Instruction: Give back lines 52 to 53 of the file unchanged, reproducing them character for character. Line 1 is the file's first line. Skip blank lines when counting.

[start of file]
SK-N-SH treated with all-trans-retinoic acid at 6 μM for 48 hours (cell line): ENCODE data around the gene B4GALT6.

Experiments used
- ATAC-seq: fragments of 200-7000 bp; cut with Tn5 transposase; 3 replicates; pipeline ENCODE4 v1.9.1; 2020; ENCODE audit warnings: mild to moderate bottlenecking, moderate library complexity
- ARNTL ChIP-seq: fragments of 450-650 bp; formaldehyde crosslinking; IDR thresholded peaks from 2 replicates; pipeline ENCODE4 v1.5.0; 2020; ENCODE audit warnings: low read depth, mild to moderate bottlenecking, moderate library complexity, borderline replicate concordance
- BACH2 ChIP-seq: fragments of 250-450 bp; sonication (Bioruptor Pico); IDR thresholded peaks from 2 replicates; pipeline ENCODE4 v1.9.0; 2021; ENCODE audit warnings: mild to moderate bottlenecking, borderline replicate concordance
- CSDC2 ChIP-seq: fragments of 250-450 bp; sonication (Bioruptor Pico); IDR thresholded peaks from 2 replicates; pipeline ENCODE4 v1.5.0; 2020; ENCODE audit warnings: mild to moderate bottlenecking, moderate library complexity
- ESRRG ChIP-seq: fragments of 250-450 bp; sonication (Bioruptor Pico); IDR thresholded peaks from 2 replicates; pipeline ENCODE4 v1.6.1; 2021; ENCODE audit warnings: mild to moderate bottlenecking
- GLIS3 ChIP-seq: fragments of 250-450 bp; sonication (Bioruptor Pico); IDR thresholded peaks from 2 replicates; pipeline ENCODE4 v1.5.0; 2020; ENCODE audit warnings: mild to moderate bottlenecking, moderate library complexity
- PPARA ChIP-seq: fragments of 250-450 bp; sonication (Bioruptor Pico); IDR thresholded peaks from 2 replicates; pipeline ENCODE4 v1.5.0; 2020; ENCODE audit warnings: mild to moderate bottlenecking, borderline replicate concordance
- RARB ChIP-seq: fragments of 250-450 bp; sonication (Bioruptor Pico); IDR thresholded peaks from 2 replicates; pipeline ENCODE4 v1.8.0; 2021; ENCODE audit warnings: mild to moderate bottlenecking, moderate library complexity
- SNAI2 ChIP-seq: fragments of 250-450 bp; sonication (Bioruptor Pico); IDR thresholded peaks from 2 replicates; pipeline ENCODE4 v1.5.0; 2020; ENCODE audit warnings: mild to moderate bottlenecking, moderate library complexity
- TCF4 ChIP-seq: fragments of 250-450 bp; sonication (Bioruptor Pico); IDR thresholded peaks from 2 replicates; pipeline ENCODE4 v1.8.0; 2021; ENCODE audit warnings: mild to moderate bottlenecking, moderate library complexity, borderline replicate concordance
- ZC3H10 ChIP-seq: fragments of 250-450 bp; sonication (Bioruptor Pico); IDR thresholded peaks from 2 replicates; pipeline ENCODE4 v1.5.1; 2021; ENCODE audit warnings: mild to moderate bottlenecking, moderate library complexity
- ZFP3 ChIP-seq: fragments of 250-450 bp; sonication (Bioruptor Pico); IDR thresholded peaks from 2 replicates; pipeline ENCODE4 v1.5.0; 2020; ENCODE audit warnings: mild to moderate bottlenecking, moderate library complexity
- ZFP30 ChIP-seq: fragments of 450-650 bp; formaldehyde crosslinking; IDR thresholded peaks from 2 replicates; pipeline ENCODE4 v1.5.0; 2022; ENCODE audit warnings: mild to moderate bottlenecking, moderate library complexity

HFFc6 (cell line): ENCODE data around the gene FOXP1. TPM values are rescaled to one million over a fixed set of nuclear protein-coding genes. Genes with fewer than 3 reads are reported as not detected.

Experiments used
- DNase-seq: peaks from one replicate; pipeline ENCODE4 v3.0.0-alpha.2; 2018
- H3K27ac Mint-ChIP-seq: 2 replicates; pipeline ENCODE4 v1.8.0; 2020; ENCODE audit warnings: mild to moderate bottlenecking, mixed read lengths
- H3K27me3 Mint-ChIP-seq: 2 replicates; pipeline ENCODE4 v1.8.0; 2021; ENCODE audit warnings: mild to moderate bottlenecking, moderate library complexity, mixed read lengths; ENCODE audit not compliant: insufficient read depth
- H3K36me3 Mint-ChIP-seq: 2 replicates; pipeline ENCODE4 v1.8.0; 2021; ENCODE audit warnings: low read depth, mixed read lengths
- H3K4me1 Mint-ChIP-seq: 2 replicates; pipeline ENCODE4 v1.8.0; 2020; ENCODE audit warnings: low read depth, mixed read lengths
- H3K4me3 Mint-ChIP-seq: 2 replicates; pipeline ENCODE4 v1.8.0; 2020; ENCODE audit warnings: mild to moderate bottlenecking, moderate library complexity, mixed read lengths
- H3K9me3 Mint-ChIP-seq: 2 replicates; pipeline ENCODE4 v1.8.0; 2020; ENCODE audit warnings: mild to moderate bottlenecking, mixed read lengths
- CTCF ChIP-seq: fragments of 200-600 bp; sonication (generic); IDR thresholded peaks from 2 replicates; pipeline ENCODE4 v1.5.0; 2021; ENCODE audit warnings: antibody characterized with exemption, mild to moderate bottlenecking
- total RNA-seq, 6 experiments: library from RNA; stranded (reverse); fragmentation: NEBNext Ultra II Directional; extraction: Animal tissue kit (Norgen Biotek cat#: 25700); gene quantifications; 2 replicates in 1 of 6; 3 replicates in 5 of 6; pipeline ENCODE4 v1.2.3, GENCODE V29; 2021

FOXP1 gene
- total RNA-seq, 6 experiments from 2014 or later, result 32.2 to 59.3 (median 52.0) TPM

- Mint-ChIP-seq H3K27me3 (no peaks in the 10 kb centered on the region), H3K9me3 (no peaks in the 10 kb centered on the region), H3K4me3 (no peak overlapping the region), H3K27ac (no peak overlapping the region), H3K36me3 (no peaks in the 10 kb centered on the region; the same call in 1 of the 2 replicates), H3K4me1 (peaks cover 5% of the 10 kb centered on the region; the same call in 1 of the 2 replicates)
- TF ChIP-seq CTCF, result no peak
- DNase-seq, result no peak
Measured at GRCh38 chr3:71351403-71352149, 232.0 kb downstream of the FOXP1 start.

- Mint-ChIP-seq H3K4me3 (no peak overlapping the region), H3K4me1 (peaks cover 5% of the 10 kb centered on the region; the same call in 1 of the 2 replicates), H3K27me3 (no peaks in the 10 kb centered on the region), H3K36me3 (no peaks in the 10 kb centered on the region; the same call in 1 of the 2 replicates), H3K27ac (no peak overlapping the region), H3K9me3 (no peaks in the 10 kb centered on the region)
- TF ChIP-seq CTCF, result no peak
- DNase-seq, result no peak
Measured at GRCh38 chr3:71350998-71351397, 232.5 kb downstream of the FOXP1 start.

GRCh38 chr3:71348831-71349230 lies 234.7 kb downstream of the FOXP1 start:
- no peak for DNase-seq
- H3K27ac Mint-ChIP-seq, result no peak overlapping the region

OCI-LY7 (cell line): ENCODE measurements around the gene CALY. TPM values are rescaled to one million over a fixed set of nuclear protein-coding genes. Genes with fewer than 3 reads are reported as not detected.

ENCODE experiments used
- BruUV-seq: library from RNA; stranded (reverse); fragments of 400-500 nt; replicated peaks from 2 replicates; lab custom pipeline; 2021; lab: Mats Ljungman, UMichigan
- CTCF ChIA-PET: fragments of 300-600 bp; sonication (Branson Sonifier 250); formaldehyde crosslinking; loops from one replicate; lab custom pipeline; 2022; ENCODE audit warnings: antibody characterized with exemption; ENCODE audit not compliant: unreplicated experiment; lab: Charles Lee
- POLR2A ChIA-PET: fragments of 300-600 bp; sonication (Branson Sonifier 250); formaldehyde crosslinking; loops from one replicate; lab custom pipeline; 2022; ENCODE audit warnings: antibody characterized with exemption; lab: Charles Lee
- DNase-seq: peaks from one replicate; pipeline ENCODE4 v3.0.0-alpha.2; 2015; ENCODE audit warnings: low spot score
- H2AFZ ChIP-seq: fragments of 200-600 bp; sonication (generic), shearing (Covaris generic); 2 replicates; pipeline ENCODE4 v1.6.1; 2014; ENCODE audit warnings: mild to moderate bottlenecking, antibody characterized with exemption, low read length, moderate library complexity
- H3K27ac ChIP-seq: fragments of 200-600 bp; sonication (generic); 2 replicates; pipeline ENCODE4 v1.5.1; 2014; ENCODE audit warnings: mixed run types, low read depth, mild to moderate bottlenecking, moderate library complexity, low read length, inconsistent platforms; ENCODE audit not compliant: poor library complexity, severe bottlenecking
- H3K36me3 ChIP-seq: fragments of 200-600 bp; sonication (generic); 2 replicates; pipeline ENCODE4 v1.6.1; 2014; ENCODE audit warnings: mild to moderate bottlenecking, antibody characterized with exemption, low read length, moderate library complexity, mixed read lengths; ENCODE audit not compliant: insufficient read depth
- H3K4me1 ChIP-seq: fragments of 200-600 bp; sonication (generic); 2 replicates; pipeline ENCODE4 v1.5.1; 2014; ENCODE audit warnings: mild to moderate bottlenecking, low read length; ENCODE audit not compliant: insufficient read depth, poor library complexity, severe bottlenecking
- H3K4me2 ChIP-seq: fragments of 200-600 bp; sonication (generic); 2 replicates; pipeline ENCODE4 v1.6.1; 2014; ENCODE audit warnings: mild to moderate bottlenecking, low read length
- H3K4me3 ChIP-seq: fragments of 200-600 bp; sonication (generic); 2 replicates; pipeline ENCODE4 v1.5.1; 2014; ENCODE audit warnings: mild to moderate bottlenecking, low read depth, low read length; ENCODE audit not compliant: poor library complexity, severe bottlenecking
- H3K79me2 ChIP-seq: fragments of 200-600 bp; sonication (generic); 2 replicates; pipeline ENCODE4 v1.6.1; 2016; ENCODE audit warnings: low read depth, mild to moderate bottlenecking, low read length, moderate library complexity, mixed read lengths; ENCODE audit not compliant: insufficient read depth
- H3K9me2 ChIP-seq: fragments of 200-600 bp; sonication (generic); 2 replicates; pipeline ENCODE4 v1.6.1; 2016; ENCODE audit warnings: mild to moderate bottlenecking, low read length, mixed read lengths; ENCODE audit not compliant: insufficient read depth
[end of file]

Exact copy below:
- H3K79me2 ChIP-seq: fragments of 200-600 bp; sonication (generic); 2 replicates; pipeline ENCODE4 v1.6.1; 2016; ENCODE audit warnings: low read depth, mild to moderate bottlenecking, low read length, moderate library complexity, mixed read lengths; ENCODE audit not compliant: insufficient read depth
- H3K9me2 ChIP-seq: fragments of 200-600 bp; sonication (generic); 2 replicates; pipeline ENCODE4 v1.6.1; 2016; ENCODE audit warnings: mild to moderate bottlenecking, low read length, mixed read lengths; ENCODE audit not compliant: insufficient read depth